About a year after they moved in, the Gostinas had their lawyer write to A.L. to tell him the branches of his fir tree were overhanging the Gostina property and dropping needles, and that A.L.’s ivy was running under the fence and onto the Gostinas’ lawn. The lawyer demanded that A.L. cut off the branches of the fir tree at the point where they crossed the boundary line, remove the ivy from the Gostinas’ property, and to keep the tree and ivy from encroaching ever again.

A.L. was unimpressed, so the Gostinas brought a suit for abatement of a nuisance. (And we thought foolish litigation was a recent phenomenon!) A.L. argued that the lawsuit was merely for spite and vexation, and that the Gostinas knew the tree and ivy were there when the moved in. Only after a neighborly disagreement, A.L. claimed, did the Gostinas sue.

The trial court did not care about any such nonsense, holding that where branches of trees overlap adjoining property, the owner of the adjoining property has an absolute legal right to have the overhanging branches removed by a suit of this character.

The Gostinas appealed.

Held: A.L.’s tree and ivy were a nuisance, and the Gostinas’ claimed damages, although ridiculously minor, were enough to permit them to maintain a nuisance action against A.L. Ryland.

The Court agreed that under Washington law, trees and plants growing into the yard of another constituted a nuisance, “to the extent to which the branches overhang the adjoining land. To that extent they are technical nuisances, and the person over whose land they extend may cut them off, or have his action for damages, if any have been sustained therefrom, and an abatement of the nuisance against the owner or occupant of the land on which they grow; but he may not cut down the tree, neither can he cut the branches thereof beyond the extent to which they overhang his soil.”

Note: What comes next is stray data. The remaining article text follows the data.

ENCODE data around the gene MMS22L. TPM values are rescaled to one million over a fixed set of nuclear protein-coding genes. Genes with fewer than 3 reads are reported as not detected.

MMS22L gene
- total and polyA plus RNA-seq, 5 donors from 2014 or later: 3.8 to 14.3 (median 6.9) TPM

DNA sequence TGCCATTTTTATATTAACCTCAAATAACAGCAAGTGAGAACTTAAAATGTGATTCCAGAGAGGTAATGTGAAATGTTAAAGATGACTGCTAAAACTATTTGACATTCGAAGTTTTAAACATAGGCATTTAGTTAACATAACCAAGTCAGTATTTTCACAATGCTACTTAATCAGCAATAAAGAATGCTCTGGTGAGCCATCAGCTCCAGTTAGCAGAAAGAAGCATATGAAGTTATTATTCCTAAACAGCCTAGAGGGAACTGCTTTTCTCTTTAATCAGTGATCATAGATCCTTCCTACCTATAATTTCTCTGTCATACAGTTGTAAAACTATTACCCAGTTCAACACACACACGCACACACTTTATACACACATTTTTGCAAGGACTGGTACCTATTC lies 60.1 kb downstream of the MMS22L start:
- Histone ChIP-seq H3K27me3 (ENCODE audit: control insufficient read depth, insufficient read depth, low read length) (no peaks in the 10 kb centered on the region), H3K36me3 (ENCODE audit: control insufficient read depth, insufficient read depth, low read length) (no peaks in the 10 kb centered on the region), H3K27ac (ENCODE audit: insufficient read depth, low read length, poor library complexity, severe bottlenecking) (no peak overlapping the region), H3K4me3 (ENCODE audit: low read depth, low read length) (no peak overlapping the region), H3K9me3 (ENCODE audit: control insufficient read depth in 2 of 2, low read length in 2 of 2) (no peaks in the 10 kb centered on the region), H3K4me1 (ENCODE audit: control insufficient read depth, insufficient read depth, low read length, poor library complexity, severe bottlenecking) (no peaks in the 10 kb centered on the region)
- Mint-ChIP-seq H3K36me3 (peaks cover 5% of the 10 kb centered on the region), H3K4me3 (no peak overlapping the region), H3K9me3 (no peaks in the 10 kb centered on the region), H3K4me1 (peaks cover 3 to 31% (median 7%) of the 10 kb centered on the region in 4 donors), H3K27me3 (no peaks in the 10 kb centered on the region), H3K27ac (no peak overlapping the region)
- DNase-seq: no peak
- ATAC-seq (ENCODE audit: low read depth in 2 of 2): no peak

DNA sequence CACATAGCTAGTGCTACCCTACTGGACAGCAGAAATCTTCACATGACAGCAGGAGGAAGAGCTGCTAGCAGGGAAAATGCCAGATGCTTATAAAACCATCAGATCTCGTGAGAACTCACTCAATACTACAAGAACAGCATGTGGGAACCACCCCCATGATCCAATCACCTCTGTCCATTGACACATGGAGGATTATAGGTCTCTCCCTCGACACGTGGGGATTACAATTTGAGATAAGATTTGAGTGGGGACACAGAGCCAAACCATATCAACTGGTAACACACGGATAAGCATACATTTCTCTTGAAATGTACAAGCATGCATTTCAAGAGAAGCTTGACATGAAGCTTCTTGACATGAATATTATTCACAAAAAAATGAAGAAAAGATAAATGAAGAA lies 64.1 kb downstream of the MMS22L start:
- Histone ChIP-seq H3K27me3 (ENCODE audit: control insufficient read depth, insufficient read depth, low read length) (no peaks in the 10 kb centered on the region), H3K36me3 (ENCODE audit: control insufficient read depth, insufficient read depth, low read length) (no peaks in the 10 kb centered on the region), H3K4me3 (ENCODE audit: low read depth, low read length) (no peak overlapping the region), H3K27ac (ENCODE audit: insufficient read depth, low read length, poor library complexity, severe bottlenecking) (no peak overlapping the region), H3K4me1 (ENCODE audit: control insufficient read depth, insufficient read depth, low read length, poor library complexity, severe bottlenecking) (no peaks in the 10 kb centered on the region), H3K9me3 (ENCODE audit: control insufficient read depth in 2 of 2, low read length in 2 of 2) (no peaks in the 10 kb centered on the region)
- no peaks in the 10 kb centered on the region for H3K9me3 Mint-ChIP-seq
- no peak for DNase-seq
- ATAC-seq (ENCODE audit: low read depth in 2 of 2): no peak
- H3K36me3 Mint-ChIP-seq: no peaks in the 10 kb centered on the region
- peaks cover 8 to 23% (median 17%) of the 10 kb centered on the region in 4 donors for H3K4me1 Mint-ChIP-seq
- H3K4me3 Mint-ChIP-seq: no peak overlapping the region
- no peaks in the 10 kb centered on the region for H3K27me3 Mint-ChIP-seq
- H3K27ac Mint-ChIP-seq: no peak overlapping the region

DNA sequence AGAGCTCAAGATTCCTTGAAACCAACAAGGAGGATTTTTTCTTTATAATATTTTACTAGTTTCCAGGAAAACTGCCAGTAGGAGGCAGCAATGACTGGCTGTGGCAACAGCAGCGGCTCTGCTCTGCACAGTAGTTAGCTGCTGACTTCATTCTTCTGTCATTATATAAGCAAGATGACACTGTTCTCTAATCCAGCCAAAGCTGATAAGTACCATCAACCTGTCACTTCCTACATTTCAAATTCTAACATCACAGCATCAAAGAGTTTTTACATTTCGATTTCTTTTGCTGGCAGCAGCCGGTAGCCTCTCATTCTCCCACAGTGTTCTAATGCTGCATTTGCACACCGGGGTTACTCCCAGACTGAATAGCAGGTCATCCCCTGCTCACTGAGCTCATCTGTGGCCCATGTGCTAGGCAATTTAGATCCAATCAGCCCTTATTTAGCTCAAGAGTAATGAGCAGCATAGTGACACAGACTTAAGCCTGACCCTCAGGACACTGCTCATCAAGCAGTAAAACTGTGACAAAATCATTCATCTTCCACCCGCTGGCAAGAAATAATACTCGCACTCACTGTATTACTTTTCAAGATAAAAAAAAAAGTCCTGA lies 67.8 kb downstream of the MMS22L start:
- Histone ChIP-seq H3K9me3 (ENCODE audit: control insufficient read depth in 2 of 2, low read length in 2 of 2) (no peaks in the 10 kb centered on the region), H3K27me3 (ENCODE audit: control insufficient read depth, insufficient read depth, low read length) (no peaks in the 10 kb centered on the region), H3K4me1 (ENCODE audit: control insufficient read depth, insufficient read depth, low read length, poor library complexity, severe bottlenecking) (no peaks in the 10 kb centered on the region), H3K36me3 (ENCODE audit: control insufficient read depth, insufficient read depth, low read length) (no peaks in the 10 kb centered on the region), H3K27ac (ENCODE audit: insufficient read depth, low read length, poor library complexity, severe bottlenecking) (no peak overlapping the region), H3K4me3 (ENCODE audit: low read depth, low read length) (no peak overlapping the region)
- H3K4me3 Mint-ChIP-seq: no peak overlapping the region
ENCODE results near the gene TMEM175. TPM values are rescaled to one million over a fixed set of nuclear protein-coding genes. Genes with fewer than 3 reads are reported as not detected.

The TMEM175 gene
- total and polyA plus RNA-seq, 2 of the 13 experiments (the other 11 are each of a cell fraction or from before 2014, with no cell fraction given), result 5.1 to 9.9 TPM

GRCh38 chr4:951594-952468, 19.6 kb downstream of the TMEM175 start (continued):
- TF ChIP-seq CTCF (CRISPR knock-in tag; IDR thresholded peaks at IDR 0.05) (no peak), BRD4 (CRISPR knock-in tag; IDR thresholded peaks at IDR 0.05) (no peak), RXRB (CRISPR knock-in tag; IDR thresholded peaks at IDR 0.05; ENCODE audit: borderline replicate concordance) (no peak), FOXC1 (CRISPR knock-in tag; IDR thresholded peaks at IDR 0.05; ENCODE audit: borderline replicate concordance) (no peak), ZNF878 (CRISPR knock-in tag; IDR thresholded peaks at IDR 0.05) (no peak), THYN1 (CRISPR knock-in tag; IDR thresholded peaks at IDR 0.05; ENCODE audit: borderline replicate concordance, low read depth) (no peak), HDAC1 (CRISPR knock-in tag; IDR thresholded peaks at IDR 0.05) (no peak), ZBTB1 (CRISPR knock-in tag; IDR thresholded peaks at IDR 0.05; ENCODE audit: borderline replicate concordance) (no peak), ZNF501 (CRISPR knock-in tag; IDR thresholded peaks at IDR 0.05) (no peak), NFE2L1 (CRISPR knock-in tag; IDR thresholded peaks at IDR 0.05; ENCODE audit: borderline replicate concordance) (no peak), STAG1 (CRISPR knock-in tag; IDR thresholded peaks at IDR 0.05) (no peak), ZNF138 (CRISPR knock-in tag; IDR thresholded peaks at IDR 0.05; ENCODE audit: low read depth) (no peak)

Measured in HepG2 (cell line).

From ancient times, the Court said, it has been a principle of law that the landowner has the exclusive right to the space above the surface of his or her property: “To whomsoever the soil belongs, he also owns to the sky and to the depths. The owner of a piece of land owns everything above it and below it to an indefinite extent.” On the same principle, the Court held, the branches of trees extending over adjoining land constitute a nuisance, at least in the sense that the owner of the land encroached upon may himself cut off the offending growth.

A property owner may not “maintain an action against another for the intrusion of roots or branches of a tree which is not poisonous or noxious in its nature. His remedy in such cases is to clip or lop off the branches or cut the roots at the line.” What it came down to, the Court held, was that “the powerful aid of a court of equity by injunction can be successfully invoked only in a strong and mischievous case of pressing necessity” and there must be “satisfactory proof of real substantial damage.”